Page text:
MADIGAN CONTINUES FIGHT AGAINST MORTGAGE FRAUD
Sues Michigan Company Operating a Mortgage Rescue Scheme
Chicago – As part of her ongoing efforts to target scam artists committing mortgage fraud, Attorney General Lisa Madigan has filed a lawsuit against a Michigan-based business operating a mortgage rescue scheme that strips the home equity from unsuspecting homeowners and usually causes the owners to lose their homes.
Madigan filed the suit in Cook County Circuit Court against RYM Technology Holdings, LLC, an investment company which does business as RYM Tech, LLC, and its owner, Felix L. Daniel, Sr.
According to the lawsuit, since at least 2003, RYM Tech and Mr. Daniel have solicited Illinois consumers to participate in their “Mortgage Reduction Program” by claiming that through this program, consumers can own their homes free of mortgage debt in five years. As part of their Mortgage Reduction Program, the defendants claim that they will transfer the title to the homeowner's property to a real estate trust, invest the homeowner's equity in “high yield, guaranteed investments,” and use the earnings from those investments to pay off the homeowner's mortgage.
The defendants allegedly promise homeowners that after five years, RYM Tech will transfer the home title back to the owners and, at that point, the owners will no longer have mortgage payments to make. Based on the defendants' promises, the homeowners believe they are the beneficiaries of the real estate trusts and that during the five-year period, they will be monthly lease-paying tenants in the homes, while the equity from the transfer builds the money to payoff the mortgage and the monthly “lease” payments cover the existing mortgage payments.
Madigan's complaint alleges that the defendants' scheme is actually much different than the promises made to the homeowners. In reality, through the defendants' Mortgage Reduction Program, the homeowner is selling the property to a third party investor, who becomes the mortgagor on a new mortgage. The defendants never return or invest the homeowner's equity and never make payments on the homeowner's outstanding mortgage. When foreclosure proceedings begin due to the failure to make mortgage payments, the homeowners learn that they no longer own their home, they have lost all the equity they built up, and in some cases, they face eviction.
As part of this scheme, the defendants allegedly target homeowners who are experiencing financial difficulties and struggling to make mortgage payments. The defendants mislead these consumers into believing that by placing their homes in real estate trusts with RYM Tech, they will protect their homes from foreclosure. Unfortunately, at the end of this scheme, the consumers are in significantly worse financial straights because they have lost the titles to their homes and the accumulated equity.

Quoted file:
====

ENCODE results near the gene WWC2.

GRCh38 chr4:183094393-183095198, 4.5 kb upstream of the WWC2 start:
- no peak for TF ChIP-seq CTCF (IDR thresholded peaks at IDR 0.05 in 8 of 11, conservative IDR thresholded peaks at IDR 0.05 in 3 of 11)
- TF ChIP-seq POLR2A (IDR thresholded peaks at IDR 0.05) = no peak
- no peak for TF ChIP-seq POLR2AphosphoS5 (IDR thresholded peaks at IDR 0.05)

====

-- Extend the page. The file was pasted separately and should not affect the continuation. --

“These defendants target homeowners who are in difficult financial situations and are looking for solutions to help them save their homes. Instead of fulfilling their promises to help, the defendants steal the homeowners' hard-earned equity, destroying the financial health of these families,” said Attorney General Madigan. “We are working hard to investigate and take legal action against mortgage rescue schemes like this and to educate homeowners so that they can spot and avoid these scams.”
Nine consumers have filed complaints against the defendants with the Attorney General's Consumer Fraud Bureau. In all of these cases, the defendants' Mortgage Reduction Program caused the consumers' homes to go into foreclosure.
Madigan's two-count lawsuit alleges that the defendants violated the Illinois Securities Law of 1953 and the Illinois Consumer Fraud and Deceptive Business Practices Act by engaging in the sale of unlicensed investment contracts and misleading consumers into participating in transactions by falsely promising to eliminate mortgage debt. The lawsuit asks the court to enter a permanent injunction order prohibiting the defendants from selling securities in Illinois and to Illinois consumers and from engaging in the Mortgage Reduction Program or operating any similar mortgage rescue fraud scheme in Illinois .
The suit also asks the court to enter an order rescinding all contracts between the defendants and consumers and requiring the defendants to pay full restitution to consumers, as well as civil penalties of $50,000 for each violation of the Illinois Consumer Fraud and Deceptive Business Practices Act and $10,000 per violation committed against a person 65 years of age or older.
Assistant Attorney General Henry Ford is handling the case for Madigan's Consumer Fraud Bureau.